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I own a domain. There's many like them, but this is mine.
My domain is my best friend. It's my life. I must master it as I must master my life.
Without me, my domain is useless. Without my domain, ...
Ok, you got it! :-)
To test every and any crazy idea that may possibly work.
Work in progress
Messing directly on the VPS, code warrior style, it's definitvely more fun. But while burning the midnigth oil, between a coffee and another after a hard day's work... It can be dangerous. :-)
After thrashing my VPS twice, I decided that fun is not enough and started to eat my own dogfood. :-D
Firing up a Gentoo box from scratch is not for the faint of heart... ;-)
(yes, I'm using Gentoo)
GIT is more famous and more used, but Mercurial gives me some (few but relevant) advantages when tracking moving files around the file system.
And the GIT's advantages (that aren't few neither irrelevants) don't matter on this context.
I ended up using both: GIT for repositories where colaboration is expected (everybody use it!), and Mercurial for my private ones.
I'm paranoid. A LOT. :-)
R/W access to critical sections on this server are done exclusively by SSH, restricted by Security Group to a few seleted IPs.
And Content is considered critical section by me. :-)
Ergo, just checkout from foreign services right into the server's directories are unthinkble.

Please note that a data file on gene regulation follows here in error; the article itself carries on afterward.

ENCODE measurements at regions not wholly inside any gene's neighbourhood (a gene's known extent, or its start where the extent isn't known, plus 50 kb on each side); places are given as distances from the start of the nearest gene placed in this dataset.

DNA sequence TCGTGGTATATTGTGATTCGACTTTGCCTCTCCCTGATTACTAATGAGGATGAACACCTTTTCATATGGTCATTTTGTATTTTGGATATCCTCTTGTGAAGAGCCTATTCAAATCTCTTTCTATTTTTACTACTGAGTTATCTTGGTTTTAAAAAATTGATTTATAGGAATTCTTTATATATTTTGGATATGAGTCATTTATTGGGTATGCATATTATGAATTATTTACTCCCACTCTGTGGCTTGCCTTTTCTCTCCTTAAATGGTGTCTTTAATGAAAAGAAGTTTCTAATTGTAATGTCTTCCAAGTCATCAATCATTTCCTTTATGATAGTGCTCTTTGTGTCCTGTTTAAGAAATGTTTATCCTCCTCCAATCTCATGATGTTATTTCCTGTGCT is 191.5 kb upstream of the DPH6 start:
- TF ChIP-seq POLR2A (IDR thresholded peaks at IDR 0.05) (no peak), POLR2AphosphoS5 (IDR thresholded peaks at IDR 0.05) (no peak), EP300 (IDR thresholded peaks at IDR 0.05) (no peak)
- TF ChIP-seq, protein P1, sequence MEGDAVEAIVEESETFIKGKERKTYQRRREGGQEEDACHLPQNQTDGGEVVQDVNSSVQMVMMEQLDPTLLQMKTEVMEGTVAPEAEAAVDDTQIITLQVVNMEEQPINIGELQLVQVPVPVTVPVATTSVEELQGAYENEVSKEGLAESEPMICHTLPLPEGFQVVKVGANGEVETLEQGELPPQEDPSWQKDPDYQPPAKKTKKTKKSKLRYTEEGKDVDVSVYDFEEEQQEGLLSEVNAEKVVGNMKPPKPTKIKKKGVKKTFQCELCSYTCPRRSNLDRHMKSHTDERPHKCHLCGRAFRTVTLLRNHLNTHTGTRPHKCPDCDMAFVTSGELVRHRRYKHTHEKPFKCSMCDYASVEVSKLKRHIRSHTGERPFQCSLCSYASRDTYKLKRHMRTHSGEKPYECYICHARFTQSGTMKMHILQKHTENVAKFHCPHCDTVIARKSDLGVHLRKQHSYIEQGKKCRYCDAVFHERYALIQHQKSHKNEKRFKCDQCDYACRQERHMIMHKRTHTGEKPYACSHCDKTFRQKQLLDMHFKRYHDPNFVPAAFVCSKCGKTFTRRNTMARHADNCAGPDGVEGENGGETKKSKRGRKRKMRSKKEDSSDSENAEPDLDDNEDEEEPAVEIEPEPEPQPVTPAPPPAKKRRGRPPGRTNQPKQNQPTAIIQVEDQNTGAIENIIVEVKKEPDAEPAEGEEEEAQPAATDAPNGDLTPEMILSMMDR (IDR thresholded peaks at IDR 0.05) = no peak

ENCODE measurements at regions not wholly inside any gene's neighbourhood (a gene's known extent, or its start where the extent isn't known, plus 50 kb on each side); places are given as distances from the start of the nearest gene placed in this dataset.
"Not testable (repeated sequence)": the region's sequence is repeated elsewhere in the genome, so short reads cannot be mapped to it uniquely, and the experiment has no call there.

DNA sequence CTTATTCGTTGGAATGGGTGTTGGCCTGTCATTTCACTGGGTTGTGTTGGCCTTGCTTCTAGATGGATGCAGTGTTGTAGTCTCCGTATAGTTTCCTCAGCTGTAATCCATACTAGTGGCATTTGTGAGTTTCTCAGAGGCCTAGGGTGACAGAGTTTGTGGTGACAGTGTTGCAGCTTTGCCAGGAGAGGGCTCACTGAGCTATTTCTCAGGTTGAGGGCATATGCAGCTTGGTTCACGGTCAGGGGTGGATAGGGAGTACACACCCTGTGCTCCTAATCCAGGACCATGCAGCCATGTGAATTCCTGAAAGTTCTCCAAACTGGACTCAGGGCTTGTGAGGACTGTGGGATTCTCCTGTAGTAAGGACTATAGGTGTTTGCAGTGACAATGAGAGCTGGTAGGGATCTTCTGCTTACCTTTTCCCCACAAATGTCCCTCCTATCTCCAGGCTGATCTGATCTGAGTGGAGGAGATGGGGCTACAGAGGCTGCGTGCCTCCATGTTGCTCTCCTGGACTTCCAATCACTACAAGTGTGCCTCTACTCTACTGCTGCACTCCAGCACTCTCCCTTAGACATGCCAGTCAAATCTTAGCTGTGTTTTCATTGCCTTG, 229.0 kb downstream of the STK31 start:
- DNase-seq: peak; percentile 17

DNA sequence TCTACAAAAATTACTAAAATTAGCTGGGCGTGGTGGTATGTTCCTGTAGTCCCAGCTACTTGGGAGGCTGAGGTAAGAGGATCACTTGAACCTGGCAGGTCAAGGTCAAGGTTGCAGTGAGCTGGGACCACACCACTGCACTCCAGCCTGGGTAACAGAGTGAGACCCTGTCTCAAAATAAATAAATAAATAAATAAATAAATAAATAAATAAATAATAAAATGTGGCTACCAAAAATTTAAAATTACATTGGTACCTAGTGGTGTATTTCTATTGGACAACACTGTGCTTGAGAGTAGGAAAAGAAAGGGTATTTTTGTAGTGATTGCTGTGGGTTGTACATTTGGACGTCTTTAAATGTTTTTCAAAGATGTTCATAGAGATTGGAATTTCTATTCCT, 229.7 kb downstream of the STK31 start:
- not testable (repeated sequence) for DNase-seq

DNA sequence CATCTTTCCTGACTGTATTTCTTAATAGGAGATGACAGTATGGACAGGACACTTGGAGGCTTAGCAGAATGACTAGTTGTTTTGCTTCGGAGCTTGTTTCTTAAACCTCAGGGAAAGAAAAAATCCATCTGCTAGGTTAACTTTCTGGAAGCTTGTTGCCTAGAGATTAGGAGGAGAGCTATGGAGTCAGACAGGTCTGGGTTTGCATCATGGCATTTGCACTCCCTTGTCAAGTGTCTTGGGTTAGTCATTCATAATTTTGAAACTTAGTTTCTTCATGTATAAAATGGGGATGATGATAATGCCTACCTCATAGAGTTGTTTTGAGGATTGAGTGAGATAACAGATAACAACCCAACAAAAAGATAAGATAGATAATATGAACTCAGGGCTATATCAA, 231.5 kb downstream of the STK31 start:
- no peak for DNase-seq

Continuous integration is nice, but there's no automated tests to check design neither recension :-) so the old and faithful Eyeballs Mark I is still needed during inspections on the development machine.
So, being already on my machine (due development and testing), and being my machine already authorized to access my intranet by SSH, why bothering adding an extra point of failure on my security?
rsync goes, rsync came (and commit from here) and I have a simple deploy mechanism, with transparen mirroring and backup. The server was owned? No stress : fire up another instance from a snapshot and by rsyinc the /etc, /home and /var I'm back to business in no time. :-)
(change management on /etc should be something already integrated on the O.S. I say)
Yep, I'm still using Eclipse. :-D
Every time I give something else a shot, I end up coming back to it. In a hurry. (dude, Android Studio sucks...)
I develop for Android, C/C++ (for Desktop and embedded systems), Enterprise Java, Python (for the Web, but also for embedded scripting). I cut my teeth also on ASM for some microprocessors and microcontrollers, and recently Lua was welcomed to my Portfolio.
It's not feasible to use a IDE for each solution - it's insane (and, again, Android Studio SUCKS).
Since Mars, the Eclipse Foundation acknowledged its failures, and things started to improve. A lot.
So try to evangelize me is fruitless - the day Eclipse dies will be the day I'm coming back to EMACS. :-D
(that I end up using now and then...)
The follwing tools are commonly seen on my desktop: